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Characteristics Of Western Dragons

Updated on March 2, 2012

Celtic Dragon

dragon celtic By baron.raphael
dragon celtic By baron.raphael

Western Dragons

When most people think of a dragon, it is usually the visual of a Western dragon that soars through their mind. This massive reptilian beast boasts two hind legs, two forelegs and a mighty set of bat wings. These dragons have a wedge-shaped head that resembles a crocodile with very elaborate ears or horns on top and the body is very decorated. They also commonly have very long thick tails and visual spines down their backs. Western dragons typically have sharp claws and can have traces of feathers or fur, be a variety of colors but are almost always shiny and have forked or fringed tongues.

Many people think that Western dragons were cruel creatures, known to horde gold and spend their time putting small homes through great amounts of torture. Stories of such dragons have been told throughout the years of being fire-breathers, acid-spitters and occasionally ice-breathers. Their scales were believed to be a reflection of their spitting ability. There have even been stories of river dragons that breathed scalding steam at those who crossed their territory.

Western Dragons

Stories Of Western Dragons

There were cultures that believed that Western dragons were superior beings and if you were fortunate and skilled enough to slay one, they would bring you magical gifts and then there were cultures that just felt pain towards them.  There are those that believe you would have the ability to understand birds if you ate a dragon's heart and those that felt if they rubbed their skin with the blood of a dragon it would protect them from any stab wounds.  Additionally, you would portray the power to win any spoken fight if you ate a dragon's tongue.  All of these beliefs stemmed from the thoughts that these dragons were remarkably intelligent and held not only power but also many secrets.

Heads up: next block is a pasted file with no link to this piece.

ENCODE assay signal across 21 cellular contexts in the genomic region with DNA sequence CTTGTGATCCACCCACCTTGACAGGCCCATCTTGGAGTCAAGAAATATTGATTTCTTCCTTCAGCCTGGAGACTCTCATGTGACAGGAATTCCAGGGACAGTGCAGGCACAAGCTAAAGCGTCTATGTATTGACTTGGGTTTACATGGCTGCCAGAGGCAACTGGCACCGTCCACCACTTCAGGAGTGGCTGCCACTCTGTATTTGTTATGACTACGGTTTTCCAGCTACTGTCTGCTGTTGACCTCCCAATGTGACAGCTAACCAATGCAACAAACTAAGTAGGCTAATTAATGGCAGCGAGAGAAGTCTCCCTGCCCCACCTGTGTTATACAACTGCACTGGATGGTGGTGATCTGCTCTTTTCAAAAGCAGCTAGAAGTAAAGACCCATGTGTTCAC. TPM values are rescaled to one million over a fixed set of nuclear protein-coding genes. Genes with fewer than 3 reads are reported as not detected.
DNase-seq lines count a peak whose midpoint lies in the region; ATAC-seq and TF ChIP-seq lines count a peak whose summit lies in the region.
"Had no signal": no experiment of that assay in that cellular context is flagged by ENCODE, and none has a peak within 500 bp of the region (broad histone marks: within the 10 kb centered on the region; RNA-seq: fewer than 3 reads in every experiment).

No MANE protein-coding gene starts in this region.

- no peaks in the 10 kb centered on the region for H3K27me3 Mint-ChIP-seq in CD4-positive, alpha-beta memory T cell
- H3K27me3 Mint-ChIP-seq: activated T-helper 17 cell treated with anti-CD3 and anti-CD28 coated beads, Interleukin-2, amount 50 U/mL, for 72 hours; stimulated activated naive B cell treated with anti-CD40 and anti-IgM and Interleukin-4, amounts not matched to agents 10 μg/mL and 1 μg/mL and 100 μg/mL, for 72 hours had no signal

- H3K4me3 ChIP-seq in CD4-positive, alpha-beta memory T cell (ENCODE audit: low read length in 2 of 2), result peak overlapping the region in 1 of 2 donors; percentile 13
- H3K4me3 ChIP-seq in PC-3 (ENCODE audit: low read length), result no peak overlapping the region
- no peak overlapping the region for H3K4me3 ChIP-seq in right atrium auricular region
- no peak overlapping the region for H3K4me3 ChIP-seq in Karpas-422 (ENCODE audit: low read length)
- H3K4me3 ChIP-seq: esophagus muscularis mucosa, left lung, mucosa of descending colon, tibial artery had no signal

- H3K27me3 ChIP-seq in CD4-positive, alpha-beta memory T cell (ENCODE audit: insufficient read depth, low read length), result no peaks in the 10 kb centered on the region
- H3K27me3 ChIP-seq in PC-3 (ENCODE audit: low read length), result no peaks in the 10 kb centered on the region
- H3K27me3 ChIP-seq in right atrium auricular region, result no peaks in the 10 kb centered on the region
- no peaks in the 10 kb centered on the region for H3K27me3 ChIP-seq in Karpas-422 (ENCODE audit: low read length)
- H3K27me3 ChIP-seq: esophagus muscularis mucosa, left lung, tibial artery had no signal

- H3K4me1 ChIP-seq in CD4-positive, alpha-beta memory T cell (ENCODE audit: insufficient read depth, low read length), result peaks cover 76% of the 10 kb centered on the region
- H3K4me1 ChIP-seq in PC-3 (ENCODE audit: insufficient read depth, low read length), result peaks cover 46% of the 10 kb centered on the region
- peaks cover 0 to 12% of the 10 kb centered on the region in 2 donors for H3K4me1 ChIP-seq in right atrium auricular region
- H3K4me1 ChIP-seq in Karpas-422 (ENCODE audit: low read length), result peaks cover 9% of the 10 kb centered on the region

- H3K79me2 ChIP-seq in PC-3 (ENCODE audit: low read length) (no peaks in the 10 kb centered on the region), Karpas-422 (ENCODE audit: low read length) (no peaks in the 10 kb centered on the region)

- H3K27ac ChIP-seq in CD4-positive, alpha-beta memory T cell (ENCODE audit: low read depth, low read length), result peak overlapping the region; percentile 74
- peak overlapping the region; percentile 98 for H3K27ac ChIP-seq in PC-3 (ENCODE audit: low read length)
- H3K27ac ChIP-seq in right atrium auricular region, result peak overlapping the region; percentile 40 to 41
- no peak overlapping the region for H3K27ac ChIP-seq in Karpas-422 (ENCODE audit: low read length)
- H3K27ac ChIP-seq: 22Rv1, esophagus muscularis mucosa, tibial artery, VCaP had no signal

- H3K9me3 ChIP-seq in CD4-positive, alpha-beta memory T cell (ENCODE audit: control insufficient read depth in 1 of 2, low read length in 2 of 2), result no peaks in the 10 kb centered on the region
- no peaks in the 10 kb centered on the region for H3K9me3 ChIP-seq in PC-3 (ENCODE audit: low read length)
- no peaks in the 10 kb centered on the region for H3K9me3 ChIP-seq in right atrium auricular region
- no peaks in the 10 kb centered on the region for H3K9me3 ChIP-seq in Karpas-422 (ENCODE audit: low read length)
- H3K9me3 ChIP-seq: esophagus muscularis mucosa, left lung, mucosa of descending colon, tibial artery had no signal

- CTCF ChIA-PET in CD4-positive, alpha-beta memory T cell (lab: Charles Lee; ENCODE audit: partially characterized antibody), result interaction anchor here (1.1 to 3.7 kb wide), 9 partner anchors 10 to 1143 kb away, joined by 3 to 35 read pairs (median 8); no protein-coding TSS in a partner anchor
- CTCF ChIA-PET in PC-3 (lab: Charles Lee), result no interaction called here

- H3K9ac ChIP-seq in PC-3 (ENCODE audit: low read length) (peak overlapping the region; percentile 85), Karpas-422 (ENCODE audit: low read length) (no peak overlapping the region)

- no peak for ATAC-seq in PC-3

In the West, these dragons would make their homes either in the mountains or in caves.  The cave-dwelling dragons mainly stayed in the darkest part and their residences were full of water and fire and located very close to towns where they could conveniently find food.  The dragons that lived in the mountains did not necessarily live in caves but they would if there were some available.  The mountains would give them a marvelous vantage point where they could be observed diving off the peak of a mountain vertical till it reached its prey.

Western Dragon

Western By KHL-Omi!-Im even more nervous than i hav bin..
Western By KHL-Omi!-Im even more nervous than i hav bin..

St. George And The Dragon

A popular legend in Europe is that of the dragon and St. George.  There was a pond near a town where a Western dragon lived.  To keep the dragon satisfied, people in the village would feed it maidens and sheep.  The maidens that were dwellers of the village would be forced to draw lots to determine who would be the next sacrifice to the dragon.

A princess name Silene drew the lot one day and her father, the King, offered his silver, gold and half of his kingdom to save his daughter.  The people of the town refused because they were terrified of this haunting creature so the princess was dressed up as a bride and sent to the pond.